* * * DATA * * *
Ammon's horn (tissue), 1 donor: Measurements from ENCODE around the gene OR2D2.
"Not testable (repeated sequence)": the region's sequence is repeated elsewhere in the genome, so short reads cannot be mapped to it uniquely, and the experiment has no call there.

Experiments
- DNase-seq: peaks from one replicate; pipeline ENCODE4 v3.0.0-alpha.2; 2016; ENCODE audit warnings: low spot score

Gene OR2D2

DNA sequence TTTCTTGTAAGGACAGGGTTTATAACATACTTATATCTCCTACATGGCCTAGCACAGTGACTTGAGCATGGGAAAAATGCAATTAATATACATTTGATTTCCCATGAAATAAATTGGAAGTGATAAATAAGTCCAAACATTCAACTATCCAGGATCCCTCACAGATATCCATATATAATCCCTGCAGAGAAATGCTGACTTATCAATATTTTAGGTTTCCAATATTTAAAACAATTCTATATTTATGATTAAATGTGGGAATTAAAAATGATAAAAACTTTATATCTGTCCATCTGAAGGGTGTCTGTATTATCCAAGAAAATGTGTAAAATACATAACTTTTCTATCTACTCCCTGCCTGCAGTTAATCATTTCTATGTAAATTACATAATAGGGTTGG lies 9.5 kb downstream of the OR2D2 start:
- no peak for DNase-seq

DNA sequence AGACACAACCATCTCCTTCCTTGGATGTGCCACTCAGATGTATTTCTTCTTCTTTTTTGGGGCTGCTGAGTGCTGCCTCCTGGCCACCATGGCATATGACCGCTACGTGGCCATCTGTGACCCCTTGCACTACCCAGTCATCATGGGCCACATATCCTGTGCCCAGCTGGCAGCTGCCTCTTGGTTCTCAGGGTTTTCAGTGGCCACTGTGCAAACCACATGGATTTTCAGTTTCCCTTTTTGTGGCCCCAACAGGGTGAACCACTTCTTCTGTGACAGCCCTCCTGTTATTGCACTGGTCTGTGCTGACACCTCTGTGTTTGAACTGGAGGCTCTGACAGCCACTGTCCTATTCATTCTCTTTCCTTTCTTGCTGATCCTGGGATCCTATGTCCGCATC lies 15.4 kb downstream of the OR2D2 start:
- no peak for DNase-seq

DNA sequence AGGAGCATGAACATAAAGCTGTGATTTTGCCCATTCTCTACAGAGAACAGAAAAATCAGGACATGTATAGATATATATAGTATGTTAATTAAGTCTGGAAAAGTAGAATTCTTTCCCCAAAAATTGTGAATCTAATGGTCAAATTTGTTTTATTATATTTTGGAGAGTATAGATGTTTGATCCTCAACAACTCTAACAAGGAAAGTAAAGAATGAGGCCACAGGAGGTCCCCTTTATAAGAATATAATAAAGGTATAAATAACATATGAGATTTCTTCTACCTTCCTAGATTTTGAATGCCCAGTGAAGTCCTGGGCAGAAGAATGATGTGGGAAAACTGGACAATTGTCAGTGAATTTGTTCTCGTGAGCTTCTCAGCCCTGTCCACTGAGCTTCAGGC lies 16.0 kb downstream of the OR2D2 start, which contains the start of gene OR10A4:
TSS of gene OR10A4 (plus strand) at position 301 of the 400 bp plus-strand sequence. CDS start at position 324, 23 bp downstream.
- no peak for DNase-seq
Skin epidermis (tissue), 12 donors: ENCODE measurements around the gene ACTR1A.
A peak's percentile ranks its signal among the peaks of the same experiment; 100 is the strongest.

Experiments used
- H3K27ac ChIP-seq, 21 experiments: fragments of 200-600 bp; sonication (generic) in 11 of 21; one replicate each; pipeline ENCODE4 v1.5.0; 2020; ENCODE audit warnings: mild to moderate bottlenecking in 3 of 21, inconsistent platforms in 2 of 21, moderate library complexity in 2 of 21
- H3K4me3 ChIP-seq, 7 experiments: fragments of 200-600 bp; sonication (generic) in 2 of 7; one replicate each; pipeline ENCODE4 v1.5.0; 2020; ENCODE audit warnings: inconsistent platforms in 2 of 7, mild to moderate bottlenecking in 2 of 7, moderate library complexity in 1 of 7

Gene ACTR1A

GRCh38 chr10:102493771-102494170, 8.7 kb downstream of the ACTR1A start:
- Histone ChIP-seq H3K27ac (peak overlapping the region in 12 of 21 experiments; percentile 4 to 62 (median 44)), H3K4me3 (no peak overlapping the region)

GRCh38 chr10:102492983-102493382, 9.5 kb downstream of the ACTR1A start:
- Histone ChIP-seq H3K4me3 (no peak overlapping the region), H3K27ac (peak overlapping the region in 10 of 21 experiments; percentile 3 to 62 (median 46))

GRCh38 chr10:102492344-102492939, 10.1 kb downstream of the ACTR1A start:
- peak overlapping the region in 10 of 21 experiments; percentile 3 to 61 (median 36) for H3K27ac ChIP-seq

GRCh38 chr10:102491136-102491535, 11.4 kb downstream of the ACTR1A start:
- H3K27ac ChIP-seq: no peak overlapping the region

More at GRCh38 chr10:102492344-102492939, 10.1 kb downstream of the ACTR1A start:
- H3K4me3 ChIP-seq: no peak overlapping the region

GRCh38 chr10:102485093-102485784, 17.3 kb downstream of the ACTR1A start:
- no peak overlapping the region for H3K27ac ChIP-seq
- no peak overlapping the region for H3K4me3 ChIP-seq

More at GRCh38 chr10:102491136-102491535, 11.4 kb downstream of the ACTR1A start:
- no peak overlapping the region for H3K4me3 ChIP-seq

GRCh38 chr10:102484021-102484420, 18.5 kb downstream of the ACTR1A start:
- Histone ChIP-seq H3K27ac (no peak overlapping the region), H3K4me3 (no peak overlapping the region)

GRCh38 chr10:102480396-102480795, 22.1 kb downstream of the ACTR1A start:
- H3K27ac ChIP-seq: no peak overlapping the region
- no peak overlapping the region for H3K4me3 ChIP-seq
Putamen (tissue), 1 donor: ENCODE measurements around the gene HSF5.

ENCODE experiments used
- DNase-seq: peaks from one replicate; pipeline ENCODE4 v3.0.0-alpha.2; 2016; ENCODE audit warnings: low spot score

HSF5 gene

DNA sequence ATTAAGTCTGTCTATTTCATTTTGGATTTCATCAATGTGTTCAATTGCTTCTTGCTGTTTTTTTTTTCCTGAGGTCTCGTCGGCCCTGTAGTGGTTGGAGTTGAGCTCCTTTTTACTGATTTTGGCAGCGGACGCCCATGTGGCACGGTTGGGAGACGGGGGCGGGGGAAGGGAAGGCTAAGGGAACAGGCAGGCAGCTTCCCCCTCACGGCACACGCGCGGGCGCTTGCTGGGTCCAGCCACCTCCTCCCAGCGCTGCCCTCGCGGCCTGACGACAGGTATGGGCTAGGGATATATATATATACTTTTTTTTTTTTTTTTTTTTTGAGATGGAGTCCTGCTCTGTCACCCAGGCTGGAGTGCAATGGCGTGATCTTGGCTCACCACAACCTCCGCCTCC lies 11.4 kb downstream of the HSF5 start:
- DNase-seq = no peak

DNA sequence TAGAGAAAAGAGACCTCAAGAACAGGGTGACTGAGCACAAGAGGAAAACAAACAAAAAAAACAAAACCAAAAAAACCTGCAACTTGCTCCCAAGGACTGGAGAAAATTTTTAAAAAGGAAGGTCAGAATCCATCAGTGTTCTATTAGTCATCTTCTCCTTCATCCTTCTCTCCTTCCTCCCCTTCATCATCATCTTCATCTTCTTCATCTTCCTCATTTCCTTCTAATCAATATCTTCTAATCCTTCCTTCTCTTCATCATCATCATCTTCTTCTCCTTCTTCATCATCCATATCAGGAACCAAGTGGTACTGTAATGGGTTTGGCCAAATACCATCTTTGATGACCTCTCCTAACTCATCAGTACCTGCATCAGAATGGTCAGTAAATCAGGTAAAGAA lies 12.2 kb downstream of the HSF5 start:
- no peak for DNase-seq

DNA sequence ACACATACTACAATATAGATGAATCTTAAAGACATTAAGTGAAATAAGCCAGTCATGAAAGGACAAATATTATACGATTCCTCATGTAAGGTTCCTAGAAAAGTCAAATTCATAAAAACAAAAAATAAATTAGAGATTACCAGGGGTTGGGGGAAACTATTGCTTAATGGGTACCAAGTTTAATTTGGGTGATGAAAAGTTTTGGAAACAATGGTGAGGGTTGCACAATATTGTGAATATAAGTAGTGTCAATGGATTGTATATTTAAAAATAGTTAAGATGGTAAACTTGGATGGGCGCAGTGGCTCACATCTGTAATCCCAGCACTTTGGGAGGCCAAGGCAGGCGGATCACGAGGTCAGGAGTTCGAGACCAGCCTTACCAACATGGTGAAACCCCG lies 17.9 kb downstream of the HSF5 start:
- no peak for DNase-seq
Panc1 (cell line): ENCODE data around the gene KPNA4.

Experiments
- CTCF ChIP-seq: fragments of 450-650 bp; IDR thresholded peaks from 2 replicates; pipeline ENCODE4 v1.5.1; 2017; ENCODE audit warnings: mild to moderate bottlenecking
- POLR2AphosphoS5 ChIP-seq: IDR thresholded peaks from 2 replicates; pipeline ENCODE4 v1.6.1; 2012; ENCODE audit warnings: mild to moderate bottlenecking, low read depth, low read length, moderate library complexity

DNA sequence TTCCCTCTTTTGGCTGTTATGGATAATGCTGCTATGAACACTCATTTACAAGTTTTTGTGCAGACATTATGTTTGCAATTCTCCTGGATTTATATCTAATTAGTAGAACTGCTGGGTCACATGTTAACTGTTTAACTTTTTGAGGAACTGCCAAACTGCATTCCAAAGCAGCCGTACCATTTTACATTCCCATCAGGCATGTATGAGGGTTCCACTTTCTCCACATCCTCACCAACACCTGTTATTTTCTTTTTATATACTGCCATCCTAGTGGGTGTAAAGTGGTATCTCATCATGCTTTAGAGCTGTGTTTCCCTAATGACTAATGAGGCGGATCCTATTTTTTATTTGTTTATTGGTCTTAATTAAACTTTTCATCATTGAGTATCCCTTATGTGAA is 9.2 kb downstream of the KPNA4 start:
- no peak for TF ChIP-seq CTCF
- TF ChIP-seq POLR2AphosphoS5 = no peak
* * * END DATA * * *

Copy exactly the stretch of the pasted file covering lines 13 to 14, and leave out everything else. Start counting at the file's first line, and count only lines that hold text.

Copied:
Skin epidermis (tissue), 12 donors: ENCODE measurements around the gene ACTR1A.
A peak's percentile ranks its signal among the peaks of the same experiment; 100 is the strongest.